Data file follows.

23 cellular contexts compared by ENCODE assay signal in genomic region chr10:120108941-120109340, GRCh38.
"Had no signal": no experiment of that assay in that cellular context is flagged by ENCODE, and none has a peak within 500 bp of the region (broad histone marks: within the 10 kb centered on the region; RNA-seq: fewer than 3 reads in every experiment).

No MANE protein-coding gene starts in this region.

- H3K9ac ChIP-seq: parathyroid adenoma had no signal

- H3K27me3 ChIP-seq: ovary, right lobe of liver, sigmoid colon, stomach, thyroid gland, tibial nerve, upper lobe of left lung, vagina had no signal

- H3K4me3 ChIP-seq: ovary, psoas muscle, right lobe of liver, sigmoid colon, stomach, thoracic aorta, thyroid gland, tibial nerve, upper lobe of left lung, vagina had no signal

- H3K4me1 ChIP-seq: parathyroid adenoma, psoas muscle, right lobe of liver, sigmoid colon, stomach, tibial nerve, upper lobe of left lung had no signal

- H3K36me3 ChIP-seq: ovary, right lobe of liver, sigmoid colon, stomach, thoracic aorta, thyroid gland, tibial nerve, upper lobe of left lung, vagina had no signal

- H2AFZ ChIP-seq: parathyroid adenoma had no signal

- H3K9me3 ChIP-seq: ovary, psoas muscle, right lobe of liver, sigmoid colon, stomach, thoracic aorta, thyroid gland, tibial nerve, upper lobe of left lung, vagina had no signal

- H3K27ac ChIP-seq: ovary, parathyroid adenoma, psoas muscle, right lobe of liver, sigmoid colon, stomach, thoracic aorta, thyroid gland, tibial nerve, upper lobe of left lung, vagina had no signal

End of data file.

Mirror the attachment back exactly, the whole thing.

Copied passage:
23 cellular contexts compared by ENCODE assay signal in genomic region chr10:120108941-120109340, GRCh38.
"Had no signal": no experiment of that assay in that cellular context is flagged by ENCODE, and none has a peak within 500 bp of the region (broad histone marks: within the 10 kb centered on the region; RNA-seq: fewer than 3 reads in every experiment).

No MANE protein-coding gene starts in this region.

- H3K9ac ChIP-seq: parathyroid adenoma had no signal

- H3K27me3 ChIP-seq: ovary, right lobe of liver, sigmoid colon, stomach, thyroid gland, tibial nerve, upper lobe of left lung, vagina had no signal

- H3K4me3 ChIP-seq: ovary, psoas muscle, right lobe of liver, sigmoid colon, stomach, thoracic aorta, thyroid gland, tibial nerve, upper lobe of left lung, vagina had no signal

- H3K4me1 ChIP-seq: parathyroid adenoma, psoas muscle, right lobe of liver, sigmoid colon, stomach, tibial nerve, upper lobe of left lung had no signal

- H3K36me3 ChIP-seq: ovary, right lobe of liver, sigmoid colon, stomach, thoracic aorta, thyroid gland, tibial nerve, upper lobe of left lung, vagina had no signal

- H2AFZ ChIP-seq: parathyroid adenoma had no signal

- H3K9me3 ChIP-seq: ovary, psoas muscle, right lobe of liver, sigmoid colon, stomach, thoracic aorta, thyroid gland, tibial nerve, upper lobe of left lung, vagina had no signal

- H3K27ac ChIP-seq: ovary, parathyroid adenoma, psoas muscle, right lobe of liver, sigmoid colon, stomach, thoracic aorta, thyroid gland, tibial nerve, upper lobe of left lung, vagina had no signal